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Here in the UK, we’re coming to the end of our school year – some of you may have already finished, while others of us have another week to go (roll on, July 19th!).
I wonder how the last year has gone for your kids? Did they work hard? Exceed expectations? Cement some fabulous friendships? Develop a prowess for science, or history, or art?
Or did they struggle with difficult friendships, a teacher they didn’t click with, academic expectations they couldn’t quite meet?
If this sounds familiar, then I’m so thrilled to be able to offer you and your child the most wonderful of encouragements this weekend.
Fantastic People who Dared to Fail is a compilation of over 30 people who ‘changed the world by falling down first’, as the book’s subtitle explains. These people have two things in common: 1) they’ve done something incredible in their field, and 2) they had to overcome massive challenges in order to get there.
We all know the story of J.K. Rowling being turned down by multiple publishers before finding success with the Harry Potter series, but how about Temple Grandin, who was expelled from school because her teachers didn’t know how to deal with a student with autism – and yet went on to develop incredibly complex cattle technology, now widely used by farms across the US and Canada?
Or how about Shamayim Harris, who lost her 2 year old son in a tragic accident, but instead of wallowing in grief, chose to fuel her loss into transforming her deprived neighbourhood, starting transformation projects galore to ensure others would have the future her son wouldn’t have?
Or Charles Dutton, who spent nine years in prison after fatally stabbing another man – but, while he was there, came across a book of plays, which inspired him, upon his release, to go back to college and study drama, eventually becoming a successful Broadway actor?
Each story is told engagingly by author Luke Reynolds, who then turns it into a challenge geared towards an older child or teenager: what can we learn from this person’s story? Is there some way we can be encouraged through what we feel we’ve ‘failed’ at, or through the difficult times we’ve been through?
I love the way Fantastic People is so diverse. Those featured come from a huge variety of different countries, and represent different disciplines: sports, politics, film and theatre, writing, visual arts and more.
Another thing I really appreciated about the book was that not all those featured are particularly well-known. Initially, I was disappointed not to see more names I recognised.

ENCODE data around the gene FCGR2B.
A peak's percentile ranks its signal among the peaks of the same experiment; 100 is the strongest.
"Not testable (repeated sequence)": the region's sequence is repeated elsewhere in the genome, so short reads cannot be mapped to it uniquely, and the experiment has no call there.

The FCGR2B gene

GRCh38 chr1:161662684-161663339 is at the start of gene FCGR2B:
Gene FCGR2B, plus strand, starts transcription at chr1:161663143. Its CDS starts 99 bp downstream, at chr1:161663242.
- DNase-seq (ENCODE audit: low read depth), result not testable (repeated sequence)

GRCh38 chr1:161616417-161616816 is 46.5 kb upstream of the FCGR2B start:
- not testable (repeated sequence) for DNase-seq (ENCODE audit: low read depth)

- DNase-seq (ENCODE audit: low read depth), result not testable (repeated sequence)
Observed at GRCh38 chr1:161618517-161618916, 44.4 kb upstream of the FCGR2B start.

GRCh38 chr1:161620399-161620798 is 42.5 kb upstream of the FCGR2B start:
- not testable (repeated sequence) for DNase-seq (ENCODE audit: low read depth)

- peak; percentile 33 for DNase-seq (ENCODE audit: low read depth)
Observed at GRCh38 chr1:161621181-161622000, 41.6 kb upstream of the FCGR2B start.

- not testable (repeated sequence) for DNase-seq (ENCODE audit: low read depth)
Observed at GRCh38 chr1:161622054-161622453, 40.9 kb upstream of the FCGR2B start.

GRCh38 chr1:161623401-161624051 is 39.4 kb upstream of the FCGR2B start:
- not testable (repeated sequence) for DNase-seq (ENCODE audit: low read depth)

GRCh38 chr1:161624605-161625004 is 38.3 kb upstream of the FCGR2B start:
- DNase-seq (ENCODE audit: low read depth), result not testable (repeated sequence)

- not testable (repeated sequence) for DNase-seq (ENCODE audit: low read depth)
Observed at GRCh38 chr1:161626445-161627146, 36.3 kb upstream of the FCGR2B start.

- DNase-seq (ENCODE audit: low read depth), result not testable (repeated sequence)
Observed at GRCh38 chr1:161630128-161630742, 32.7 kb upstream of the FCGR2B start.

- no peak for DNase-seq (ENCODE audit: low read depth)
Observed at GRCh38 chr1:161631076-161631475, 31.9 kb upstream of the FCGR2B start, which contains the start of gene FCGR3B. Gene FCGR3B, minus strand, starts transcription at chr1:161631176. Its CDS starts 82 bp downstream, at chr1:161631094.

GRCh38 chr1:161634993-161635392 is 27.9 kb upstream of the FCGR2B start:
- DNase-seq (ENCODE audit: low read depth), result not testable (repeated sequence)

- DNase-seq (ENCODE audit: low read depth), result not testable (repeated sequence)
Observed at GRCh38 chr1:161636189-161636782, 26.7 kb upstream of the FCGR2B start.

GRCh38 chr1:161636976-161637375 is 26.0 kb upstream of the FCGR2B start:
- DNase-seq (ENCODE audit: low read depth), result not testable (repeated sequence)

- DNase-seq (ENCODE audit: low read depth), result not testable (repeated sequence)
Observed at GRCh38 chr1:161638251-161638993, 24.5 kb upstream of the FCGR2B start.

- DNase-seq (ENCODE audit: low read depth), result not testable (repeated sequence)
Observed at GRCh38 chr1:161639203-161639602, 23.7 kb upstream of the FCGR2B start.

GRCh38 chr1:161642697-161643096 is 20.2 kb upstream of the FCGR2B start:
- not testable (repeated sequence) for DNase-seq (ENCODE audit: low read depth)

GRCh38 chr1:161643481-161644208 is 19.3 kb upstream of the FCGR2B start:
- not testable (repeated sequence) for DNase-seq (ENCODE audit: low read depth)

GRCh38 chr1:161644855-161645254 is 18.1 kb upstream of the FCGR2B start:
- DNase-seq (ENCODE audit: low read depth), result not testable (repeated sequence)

But as I read on and on, I realised this was a huge advantage. After all, not many of our kids will become famous, but this book proves that you don’t have to be known by millions in order to make a huge difference to society!
The book is aimed at 9-14s, but I’ll let you into a secret: I’ve been reading it for myself.
Yup, that’s right. And I’ve found it super inspiring too. So please don’t feel you need to have a 9-14 year old to read it to.
Many of the stories would make great bedtime reading for a younger child too (although with a little censorship, as some of the stories discuss issues like rape which might not be so appropriate for a child outside the recommended age bracket). And I reckon older teenagers would get much from this book too.
You can get your hands on a copy or three right here on The Book Depository, Amazon or Wordery.
Check out other books my kids have enjoyed:
Penny Feltham says
Looks great, so fingers crossed! thanks Lucy!
Alison Blake says
The book sounds great – for my kids and for me! Often feel like I “could do better”. (I’m also a member of the class of 2002 – it’s our 17th anniversary in October)
Oh yay! Congratulations to you both for October! Xx
Looks good – bet it would be a good book to read over the summer before starting secondary school as kind of pre-challenging-season-pep-reading – this will be going to my mum’s goddaughter who’s doing just that if we win the giveaway (otherwise might just suggest mum gets it as a good godparent gift!)
Jo Cole says
This sounds like a good book for my 14 year old to read! (In fact I’d be thrilled if he read any book!!)
Katie Lonsdale says
Sounds like a good book that I could have done with at that age
Looks like a great one to read with my daughter who has a perfectionist streak in her character.
Kate Bryans says
Hazel Richards says
Sounds like a great book!
Laura Newberry says
Book looks great for my almost 9 year old son!
Teresa Rowley says
Life throws so many challenges at you that at times we all need that extra inspiration when we find it hard in ourselves. Inspiring others to see they can face those challenges is why I feel you have them placed at your door. This book sounds perfect for inspiration.
Thank you, yes please, looks great!
Claire Musters says
This sounds like a fantastic book that I’d love both my kids to read. My son has just started getting into books that tell stories of ordinary people achieving ordinary things – and as he’s uptight about upcoming tests this looks like it would be a great antidote….
Fingers crossed for us. Little one has had a tough day and asked if anyone else is a misfit…
Rebecca Hunter says
Sounds a great read- both personally and something I could use at work! x
Johanna Baldwin says
Sounds like a great book!
What an inspiring book to pass on to the children.
Katherine Lowry says
My 8.5 yr old boy could do with this. Although he has improved over the year, he definitely has a fear of failing and needs that reassurance. I can probably relate too!
Rebecca Taylor says
My daughter would love to read this!
Anita Kelly says
Sounds great for my 13 year old, and actually it’s an important life lesson to know that we all learn from our mistakes!
Tanya Marlow says
Looks like a great book – would be helpful for my son.